Landscaping to Avoid Root Infiltration
If you're a homeowner, it is extremely important to take care of your sewer line system or septic tank to prevent costly damage. Root infiltration is one of the most common causes of damage sewer lines, pipes and septic storage tanks. Over time, sprawling roots from trees and shrubs can make their way through thin cracks and holes in pipes, lines and tanks. Once they've penetrated, they can continue to grow, creating a major blockage that cause unsanitary sewage and waste water to back up into your home...or to leak and soak through the soil in your lawn.
To avoid root infiltration damage, try to avoid planting trees and plants with long root systems or that require a great deal of moisture within the vicinity of your main sewer line or septic tank. These plants will seek out and gravitate toward pipes, lines and tanks. Instead, stick with these sewer and septic safe alternatives.
- Grass: Plain old lawn grass is one of the best (and safest) things you can plant over your septic tank or main sewer line. The roots are very short and grass is relatively easy to care for. Try Kentucky bluegrass or Rye grass, be sure to mow regularly, and treat yearly with a weed-killing formula.
- Perennials: Perennial plants and flowers > like daisies, daylilies, and poppies > come back year after year. These plants are a good choice because they are low-maintenance and inexpensive. When planting perennials over a septic tank or the path of a sewer line, lay down topsoil at least six inches deep and cover with a layer of mulch to keep the soil from eroding.
- Wildflowers: Wildflowers also have short root systems that won’t reach deep enough to damage your sewer line or septic system. They provide great color, thick coverage, and a distinct look to any area of your yard. You can purchase individual packets of wildflower seeds in coordinating colors to give your planting structure or choose mixed seeds for a more casual, random garden. Be sure to put down an inch or two of good quality top soil so your wildflower seeds will sprout.
- Septic Tank Mix: Septic tank mix, or prairie mix, is a blend of wildflowers and wild grasses. It’s easy to plant, sprouts quickly, is super-low maintenance, and doesn’t require a bed of topsoil in order to flourish. Septic tank mix is often recommended by professionals because it absorbs excess moisture from the ground and has a very short root system. You can find prairie mix in any lawn and garden or home improvement store.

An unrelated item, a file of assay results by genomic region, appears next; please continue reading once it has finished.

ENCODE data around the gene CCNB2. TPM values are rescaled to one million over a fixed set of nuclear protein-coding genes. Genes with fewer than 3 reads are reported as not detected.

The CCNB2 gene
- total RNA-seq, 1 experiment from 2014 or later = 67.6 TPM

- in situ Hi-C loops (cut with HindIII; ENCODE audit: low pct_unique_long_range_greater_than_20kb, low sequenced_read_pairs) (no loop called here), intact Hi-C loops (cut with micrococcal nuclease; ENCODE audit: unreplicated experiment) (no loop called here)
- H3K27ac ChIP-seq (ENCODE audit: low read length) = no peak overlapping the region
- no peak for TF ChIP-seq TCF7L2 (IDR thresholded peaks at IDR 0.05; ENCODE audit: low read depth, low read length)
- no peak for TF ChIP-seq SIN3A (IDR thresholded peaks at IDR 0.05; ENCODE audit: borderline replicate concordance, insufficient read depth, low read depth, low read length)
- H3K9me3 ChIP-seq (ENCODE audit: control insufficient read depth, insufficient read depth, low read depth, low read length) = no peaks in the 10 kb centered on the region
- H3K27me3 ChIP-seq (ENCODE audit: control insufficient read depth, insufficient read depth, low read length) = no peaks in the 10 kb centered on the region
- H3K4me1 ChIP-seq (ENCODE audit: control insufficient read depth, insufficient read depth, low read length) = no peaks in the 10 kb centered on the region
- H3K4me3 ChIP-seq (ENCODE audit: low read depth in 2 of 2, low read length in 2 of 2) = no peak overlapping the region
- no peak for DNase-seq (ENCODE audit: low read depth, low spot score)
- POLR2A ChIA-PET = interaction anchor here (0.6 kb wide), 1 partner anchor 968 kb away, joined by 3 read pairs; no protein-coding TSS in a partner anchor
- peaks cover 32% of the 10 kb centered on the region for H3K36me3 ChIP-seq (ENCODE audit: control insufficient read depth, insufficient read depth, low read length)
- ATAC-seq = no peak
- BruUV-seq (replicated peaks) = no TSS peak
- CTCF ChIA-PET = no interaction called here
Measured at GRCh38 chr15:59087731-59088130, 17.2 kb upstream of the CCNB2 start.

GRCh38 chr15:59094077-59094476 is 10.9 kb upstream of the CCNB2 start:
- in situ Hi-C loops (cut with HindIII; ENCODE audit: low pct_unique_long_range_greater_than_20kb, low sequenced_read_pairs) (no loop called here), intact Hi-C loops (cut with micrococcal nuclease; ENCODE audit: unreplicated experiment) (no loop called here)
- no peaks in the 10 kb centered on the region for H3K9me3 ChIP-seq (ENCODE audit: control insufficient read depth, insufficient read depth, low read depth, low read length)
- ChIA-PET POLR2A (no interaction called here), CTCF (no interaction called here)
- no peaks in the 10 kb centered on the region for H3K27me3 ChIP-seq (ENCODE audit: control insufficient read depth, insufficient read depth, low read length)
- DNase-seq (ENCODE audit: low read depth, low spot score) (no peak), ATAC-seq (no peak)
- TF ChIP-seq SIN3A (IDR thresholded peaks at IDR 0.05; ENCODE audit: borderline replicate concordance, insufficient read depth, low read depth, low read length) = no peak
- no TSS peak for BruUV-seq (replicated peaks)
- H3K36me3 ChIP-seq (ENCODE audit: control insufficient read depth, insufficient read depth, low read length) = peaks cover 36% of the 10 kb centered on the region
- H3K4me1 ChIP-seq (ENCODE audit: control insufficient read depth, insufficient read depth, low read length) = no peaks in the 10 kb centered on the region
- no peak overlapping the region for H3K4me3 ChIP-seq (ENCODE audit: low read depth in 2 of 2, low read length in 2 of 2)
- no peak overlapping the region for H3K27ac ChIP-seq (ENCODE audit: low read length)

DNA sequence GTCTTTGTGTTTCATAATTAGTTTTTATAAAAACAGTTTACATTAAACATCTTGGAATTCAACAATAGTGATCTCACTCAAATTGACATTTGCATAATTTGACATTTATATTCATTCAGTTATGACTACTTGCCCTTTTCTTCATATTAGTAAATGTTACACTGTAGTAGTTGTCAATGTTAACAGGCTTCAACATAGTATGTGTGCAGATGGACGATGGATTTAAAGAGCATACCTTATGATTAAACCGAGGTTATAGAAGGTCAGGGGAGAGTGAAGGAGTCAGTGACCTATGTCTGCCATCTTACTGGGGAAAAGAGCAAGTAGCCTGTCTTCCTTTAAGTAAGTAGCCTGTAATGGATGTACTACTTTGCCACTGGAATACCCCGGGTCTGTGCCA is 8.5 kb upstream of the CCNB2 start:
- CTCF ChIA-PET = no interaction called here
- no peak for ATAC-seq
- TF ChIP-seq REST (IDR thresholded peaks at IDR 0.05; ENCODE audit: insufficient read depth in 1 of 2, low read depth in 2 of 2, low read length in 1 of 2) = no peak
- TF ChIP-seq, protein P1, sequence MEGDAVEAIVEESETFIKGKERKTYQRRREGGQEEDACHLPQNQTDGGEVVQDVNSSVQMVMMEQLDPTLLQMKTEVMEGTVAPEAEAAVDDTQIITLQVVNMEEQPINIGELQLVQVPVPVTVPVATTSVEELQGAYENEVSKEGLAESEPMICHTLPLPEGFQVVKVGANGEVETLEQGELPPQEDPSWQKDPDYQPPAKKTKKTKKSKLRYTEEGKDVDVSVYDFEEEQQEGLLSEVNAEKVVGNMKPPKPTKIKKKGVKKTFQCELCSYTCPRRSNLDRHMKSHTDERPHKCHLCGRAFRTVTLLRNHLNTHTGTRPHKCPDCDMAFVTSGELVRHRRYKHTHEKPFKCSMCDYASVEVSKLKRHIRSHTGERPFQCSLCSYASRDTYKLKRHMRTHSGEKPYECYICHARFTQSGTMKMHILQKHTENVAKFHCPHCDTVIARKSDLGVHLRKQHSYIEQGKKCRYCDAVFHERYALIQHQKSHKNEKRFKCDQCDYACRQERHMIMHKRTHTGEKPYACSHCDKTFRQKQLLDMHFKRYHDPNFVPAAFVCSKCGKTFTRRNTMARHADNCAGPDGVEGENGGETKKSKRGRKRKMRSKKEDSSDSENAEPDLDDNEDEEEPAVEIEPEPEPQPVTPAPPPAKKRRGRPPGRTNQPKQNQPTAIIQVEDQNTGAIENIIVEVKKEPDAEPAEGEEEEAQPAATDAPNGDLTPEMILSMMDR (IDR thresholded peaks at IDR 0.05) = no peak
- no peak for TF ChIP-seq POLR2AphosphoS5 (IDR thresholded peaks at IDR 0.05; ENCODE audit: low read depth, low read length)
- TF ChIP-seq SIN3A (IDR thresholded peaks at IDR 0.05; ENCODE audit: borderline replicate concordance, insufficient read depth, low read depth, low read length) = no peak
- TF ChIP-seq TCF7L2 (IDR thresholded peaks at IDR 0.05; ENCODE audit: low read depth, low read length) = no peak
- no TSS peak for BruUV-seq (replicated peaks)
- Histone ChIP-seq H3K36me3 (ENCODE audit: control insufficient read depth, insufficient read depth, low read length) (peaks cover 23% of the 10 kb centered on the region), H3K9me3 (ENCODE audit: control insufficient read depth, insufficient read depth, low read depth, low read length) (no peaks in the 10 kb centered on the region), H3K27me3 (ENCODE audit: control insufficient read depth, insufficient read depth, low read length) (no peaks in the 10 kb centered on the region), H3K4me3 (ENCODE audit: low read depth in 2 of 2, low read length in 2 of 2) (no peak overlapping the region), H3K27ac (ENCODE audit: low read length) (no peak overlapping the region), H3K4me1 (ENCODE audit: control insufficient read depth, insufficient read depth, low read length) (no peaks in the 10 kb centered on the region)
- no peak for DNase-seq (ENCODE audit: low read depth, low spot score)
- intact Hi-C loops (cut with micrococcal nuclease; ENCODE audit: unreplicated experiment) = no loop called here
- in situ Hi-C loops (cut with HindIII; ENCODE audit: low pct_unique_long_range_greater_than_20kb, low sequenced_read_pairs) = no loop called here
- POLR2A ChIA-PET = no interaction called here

- Ornamental Grass: Ornamental grasses are also easy to grow and don’t require much maintenance. They tend to spread but don’t grow deep, so there’s little chance of the roots damaging your sewer lines or septic tank. The simplest way to start growing ornamental grasses is to purchase a starter plant in a small container from your local garden center. Once it’s replanted in the ground over your septic tank or sewer line, it should start to spread out within a few weeks. There are plenty of colors and varieties to choose from, making it easy to create a custom look for your home.
- Container Gardens: Most septic tanks need maintenance or repairs at some point. If you’ve invested a lot of time and money planting in this area, you could face a significant loss if the ground must be disturbed. An easy way to avoid this while still adding beauty to your yard is by arranging container plantings over the septic tank. Flowers, grasses and other plants can be potted in attractive containers and set over a layer of pea gravel. That way, if you ever need access to the underground parts of your septic system, you can simply move the containers out of the way until the work is finished.
Repairing and replacing sewer lines and septic tanks can be quite expensive and usually requires digging and tearing up large patches of your yard. Adding these plants can not only help you avoid these costly and destructive repairs, they can also give your yard added beauty and attract songbirds and butterflies.